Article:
Like many parents, Camille Proctor went to her first support group for parents of children with autism to feel less alone. Her son Hunter had just been diagnosed, and Proctor had lots of questions. All of the other parents at the various support groups she went on to visit were white; Proctor is African-American. When she asked questions about how she should teach her son to interact with police, given that the wrong response by a black boy or man could be deadly, she just got blank stares.
“They had no idea how to respond,” Proctor said.
For its part, she says, the black community didn’t seem to understand what it was like to raise a child with autism. Her son Hunter’s repetitive behaviors, like flapping his hands and rocking back and forth (known as “stimming”), and emotional meltdowns were seen as bad behavior rather than signs of autism.
When her son was screaming in Macy’s because he was overstimulated, a black salesperson went up to Proctor and told her Hunter “just needed his butt whipped.” Proctor felt utterly alone and misunderstood. Her dogged determination ultimately got her son the services he needed to thrive, but she knew other parents weren’t as lucky. She also knew that many other black children had autism just like Hunter, and that they were probably feeling just as isolated and scared as she was.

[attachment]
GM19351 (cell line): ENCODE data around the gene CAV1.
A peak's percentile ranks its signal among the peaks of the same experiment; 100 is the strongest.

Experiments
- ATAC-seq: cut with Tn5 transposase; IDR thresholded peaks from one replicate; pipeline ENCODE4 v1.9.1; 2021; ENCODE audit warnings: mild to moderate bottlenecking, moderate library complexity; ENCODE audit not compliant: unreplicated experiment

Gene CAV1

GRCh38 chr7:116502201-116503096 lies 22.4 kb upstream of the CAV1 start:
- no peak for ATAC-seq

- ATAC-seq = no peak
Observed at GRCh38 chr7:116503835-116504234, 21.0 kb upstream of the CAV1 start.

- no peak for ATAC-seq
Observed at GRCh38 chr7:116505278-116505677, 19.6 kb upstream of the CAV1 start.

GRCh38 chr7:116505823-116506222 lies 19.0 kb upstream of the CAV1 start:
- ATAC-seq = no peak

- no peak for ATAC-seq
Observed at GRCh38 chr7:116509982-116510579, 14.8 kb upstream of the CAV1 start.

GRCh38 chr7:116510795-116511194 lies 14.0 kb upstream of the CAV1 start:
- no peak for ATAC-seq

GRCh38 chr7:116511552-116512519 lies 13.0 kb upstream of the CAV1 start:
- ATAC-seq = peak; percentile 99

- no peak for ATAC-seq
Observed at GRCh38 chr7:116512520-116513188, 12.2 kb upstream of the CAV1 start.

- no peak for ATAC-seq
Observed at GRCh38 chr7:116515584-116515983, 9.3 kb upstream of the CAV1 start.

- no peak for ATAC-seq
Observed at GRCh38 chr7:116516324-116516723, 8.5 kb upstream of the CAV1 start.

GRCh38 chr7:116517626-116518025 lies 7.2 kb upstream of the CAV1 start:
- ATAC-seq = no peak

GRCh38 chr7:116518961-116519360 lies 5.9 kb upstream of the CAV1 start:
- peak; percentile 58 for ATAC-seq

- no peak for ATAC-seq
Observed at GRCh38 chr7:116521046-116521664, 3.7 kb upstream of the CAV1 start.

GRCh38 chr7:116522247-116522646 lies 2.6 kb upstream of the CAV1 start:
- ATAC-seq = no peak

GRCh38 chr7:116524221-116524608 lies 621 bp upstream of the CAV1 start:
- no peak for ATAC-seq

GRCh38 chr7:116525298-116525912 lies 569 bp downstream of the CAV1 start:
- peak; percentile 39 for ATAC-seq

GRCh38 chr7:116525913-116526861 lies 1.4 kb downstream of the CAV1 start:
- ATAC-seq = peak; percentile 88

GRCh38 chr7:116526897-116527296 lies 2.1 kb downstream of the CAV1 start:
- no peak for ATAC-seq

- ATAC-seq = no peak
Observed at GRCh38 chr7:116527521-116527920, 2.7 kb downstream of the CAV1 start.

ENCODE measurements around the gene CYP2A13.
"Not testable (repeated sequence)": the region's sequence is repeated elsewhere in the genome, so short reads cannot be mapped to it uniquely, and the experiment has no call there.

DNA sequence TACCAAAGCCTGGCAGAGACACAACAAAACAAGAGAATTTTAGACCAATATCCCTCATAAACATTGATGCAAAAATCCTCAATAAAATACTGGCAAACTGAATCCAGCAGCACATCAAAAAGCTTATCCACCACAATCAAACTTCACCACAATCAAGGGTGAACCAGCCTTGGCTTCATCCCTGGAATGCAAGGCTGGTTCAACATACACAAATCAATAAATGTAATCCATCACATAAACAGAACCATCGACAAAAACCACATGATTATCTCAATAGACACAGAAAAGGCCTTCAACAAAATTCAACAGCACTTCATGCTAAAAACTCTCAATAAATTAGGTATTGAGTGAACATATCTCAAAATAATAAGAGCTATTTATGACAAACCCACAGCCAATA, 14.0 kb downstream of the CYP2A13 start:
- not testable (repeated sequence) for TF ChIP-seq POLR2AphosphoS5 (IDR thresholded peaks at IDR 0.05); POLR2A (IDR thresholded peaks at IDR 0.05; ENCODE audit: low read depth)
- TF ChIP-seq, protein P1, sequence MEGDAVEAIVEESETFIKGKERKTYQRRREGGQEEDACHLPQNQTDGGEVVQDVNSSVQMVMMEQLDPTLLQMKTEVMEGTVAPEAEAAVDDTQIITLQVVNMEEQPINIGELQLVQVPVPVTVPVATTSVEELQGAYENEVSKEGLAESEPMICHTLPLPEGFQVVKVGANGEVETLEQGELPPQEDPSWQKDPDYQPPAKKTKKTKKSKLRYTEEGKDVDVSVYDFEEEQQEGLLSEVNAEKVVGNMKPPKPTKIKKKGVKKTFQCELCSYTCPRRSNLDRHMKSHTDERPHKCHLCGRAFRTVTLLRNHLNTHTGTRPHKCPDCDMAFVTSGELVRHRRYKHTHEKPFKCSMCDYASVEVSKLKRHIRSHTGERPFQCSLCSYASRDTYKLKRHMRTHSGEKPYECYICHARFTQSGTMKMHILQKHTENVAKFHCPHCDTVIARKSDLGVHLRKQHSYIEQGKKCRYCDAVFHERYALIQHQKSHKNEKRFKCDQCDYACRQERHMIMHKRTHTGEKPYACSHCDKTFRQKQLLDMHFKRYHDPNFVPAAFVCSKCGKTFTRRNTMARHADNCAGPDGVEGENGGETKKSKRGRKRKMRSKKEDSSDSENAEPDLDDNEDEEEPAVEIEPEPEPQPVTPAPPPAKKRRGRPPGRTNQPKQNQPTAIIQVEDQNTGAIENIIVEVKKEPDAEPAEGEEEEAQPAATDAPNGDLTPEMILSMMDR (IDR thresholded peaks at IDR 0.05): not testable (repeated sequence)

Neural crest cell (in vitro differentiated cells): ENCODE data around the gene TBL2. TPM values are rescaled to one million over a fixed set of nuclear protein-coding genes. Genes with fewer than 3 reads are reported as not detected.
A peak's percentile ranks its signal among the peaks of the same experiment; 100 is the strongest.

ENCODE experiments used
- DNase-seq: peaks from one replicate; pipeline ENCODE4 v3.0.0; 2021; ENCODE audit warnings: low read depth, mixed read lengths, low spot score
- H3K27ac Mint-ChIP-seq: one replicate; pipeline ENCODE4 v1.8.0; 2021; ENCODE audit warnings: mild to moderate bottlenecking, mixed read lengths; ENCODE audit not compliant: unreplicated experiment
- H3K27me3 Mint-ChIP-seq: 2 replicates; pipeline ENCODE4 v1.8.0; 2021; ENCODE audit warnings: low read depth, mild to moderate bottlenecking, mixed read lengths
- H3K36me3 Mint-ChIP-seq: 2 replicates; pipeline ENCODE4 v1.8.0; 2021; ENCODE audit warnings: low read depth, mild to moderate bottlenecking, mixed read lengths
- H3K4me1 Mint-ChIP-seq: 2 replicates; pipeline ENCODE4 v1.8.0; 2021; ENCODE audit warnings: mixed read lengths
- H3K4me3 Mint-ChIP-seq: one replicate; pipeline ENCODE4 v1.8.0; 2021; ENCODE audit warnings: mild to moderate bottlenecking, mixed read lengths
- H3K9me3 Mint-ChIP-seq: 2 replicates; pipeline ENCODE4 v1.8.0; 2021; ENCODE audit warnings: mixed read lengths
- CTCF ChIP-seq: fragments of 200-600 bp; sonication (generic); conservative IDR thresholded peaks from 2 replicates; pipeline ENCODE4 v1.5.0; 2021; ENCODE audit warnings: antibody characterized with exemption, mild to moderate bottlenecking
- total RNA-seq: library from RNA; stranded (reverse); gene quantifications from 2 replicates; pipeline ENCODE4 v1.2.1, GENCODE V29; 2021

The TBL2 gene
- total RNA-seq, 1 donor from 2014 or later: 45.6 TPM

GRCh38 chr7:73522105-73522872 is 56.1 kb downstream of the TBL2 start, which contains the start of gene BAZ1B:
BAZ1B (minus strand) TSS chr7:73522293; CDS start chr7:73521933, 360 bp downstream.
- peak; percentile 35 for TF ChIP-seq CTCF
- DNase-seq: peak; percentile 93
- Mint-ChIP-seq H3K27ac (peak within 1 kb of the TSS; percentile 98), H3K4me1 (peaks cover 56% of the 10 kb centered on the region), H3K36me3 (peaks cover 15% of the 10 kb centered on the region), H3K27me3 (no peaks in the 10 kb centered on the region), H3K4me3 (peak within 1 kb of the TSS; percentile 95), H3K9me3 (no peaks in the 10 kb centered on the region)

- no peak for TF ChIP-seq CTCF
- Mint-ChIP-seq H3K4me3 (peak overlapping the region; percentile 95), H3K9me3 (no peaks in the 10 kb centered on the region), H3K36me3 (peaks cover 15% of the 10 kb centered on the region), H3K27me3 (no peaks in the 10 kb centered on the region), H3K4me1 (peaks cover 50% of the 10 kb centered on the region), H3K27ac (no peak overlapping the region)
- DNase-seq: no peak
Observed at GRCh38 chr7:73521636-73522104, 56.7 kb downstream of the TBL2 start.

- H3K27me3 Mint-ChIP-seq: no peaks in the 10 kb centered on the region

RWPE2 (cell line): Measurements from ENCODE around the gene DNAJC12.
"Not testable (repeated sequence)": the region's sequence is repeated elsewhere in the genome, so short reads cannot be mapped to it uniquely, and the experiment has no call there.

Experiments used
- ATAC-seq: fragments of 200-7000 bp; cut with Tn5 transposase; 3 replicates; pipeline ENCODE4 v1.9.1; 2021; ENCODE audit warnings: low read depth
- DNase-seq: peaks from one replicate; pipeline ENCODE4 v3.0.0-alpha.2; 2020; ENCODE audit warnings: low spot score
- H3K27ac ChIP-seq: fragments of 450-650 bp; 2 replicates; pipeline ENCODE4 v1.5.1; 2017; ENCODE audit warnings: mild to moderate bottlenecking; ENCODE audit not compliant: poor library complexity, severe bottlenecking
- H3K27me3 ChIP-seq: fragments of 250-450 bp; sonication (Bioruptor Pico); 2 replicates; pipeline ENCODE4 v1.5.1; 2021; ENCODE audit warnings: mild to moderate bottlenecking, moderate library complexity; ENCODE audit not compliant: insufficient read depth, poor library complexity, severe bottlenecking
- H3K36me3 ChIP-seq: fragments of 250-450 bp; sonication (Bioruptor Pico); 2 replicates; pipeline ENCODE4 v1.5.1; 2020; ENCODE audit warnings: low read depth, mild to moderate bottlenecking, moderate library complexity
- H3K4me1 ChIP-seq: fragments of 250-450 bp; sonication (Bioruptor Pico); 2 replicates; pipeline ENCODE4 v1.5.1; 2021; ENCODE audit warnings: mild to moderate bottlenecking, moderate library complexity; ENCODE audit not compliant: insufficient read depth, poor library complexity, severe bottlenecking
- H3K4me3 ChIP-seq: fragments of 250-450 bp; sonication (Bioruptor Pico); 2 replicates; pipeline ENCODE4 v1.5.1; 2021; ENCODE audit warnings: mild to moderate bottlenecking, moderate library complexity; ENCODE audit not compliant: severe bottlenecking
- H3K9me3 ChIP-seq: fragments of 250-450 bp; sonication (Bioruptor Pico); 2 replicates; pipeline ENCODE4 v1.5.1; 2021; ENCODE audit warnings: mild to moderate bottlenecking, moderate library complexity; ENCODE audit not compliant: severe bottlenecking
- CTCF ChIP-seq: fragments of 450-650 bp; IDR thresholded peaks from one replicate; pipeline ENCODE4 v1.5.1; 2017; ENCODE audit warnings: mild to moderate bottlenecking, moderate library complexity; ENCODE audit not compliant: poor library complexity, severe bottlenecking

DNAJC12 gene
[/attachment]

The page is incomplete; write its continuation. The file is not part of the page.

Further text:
Not long after Hunter was diagnosed, Proctor founded the Color of Autism, a support group dedicated to helping other minority families affected by autism. The autism world prides itself on honoring neurodiversity, but it has been less successful at recognizing racial and ethnic diversity.
The statistics are stark: Studies by the Centers for Disease Control and Prevention show that rates of autism are essentially identical across racial and ethnic groups. But when you look at children and adults actually diagnosed with autism, white children are 30 percent more likely to receive an autism diagnosis than blacks, and 50 percent more likely than Hispanics, according to 2014 data from the CDC. Minority children are also diagnosed significantly later than white children.
In some of the first clinical descriptions of autism, psychologist Leo Kanner wrote that many of the families who sought his opinion were white and middle- to upper-class. What Kanner failed to consider was that the parents who had the resources to seek out a specialist about their child’s developmental problems were likely those with resources to begin with.
In 1940s America, those parents were almost exclusively white, and ever since, has been treated largely as a white disease. Even when autism began to reach wider public awareness and understanding in the 1980s — especially after the movie Rainman — many Americans continued to assume that the condition only affected white people.
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